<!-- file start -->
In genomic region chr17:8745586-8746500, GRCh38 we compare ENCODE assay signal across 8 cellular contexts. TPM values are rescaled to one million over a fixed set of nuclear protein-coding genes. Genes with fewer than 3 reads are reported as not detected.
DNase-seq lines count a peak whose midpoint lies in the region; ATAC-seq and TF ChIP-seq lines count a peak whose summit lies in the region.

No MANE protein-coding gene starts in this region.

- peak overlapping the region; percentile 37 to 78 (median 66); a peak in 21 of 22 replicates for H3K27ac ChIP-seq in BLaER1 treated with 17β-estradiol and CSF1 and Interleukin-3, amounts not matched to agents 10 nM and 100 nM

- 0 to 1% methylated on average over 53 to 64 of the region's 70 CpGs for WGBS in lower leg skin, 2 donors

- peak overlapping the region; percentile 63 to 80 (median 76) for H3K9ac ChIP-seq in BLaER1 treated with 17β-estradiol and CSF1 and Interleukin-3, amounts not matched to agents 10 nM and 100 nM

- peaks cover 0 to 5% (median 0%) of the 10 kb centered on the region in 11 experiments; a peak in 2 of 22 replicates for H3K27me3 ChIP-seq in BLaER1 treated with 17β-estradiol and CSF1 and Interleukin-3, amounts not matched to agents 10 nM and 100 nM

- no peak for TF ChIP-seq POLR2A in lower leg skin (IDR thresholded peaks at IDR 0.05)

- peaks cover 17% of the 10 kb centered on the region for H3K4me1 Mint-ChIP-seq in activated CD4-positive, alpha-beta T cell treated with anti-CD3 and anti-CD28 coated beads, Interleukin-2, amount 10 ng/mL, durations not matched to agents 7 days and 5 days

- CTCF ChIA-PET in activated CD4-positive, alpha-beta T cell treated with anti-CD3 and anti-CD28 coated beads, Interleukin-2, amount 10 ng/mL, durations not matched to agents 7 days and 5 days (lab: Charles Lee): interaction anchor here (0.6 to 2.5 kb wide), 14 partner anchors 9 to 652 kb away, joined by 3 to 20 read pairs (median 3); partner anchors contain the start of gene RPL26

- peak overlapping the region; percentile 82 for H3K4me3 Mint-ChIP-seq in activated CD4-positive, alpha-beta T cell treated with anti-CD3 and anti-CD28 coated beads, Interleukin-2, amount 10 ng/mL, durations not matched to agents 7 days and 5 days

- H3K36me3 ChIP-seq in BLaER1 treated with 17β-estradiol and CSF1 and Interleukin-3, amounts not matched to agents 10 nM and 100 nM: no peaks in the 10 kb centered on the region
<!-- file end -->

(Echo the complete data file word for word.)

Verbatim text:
In genomic region chr17:8745586-8746500, GRCh38 we compare ENCODE assay signal across 8 cellular contexts. TPM values are rescaled to one million over a fixed set of nuclear protein-coding genes. Genes with fewer than 3 reads are reported as not detected.
DNase-seq lines count a peak whose midpoint lies in the region; ATAC-seq and TF ChIP-seq lines count a peak whose summit lies in the region.

No MANE protein-coding gene starts in this region.

- peak overlapping the region; percentile 37 to 78 (median 66); a peak in 21 of 22 replicates for H3K27ac ChIP-seq in BLaER1 treated with 17β-estradiol and CSF1 and Interleukin-3, amounts not matched to agents 10 nM and 100 nM

- 0 to 1% methylated on average over 53 to 64 of the region's 70 CpGs for WGBS in lower leg skin, 2 donors

- peak overlapping the region; percentile 63 to 80 (median 76) for H3K9ac ChIP-seq in BLaER1 treated with 17β-estradiol and CSF1 and Interleukin-3, amounts not matched to agents 10 nM and 100 nM

- peaks cover 0 to 5% (median 0%) of the 10 kb centered on the region in 11 experiments; a peak in 2 of 22 replicates for H3K27me3 ChIP-seq in BLaER1 treated with 17β-estradiol and CSF1 and Interleukin-3, amounts not matched to agents 10 nM and 100 nM

- no peak for TF ChIP-seq POLR2A in lower leg skin (IDR thresholded peaks at IDR 0.05)

- peaks cover 17% of the 10 kb centered on the region for H3K4me1 Mint-ChIP-seq in activated CD4-positive, alpha-beta T cell treated with anti-CD3 and anti-CD28 coated beads, Interleukin-2, amount 10 ng/mL, durations not matched to agents 7 days and 5 days

- CTCF ChIA-PET in activated CD4-positive, alpha-beta T cell treated with anti-CD3 and anti-CD28 coated beads, Interleukin-2, amount 10 ng/mL, durations not matched to agents 7 days and 5 days (lab: Charles Lee): interaction anchor here (0.6 to 2.5 kb wide), 14 partner anchors 9 to 652 kb away, joined by 3 to 20 read pairs (median 3); partner anchors contain the start of gene RPL26

- peak overlapping the region; percentile 82 for H3K4me3 Mint-ChIP-seq in activated CD4-positive, alpha-beta T cell treated with anti-CD3 and anti-CD28 coated beads, Interleukin-2, amount 10 ng/mL, durations not matched to agents 7 days and 5 days

- H3K36me3 ChIP-seq in BLaER1 treated with 17β-estradiol and CSF1 and Interleukin-3, amounts not matched to agents 10 nM and 100 nM: no peaks in the 10 kb centered on the region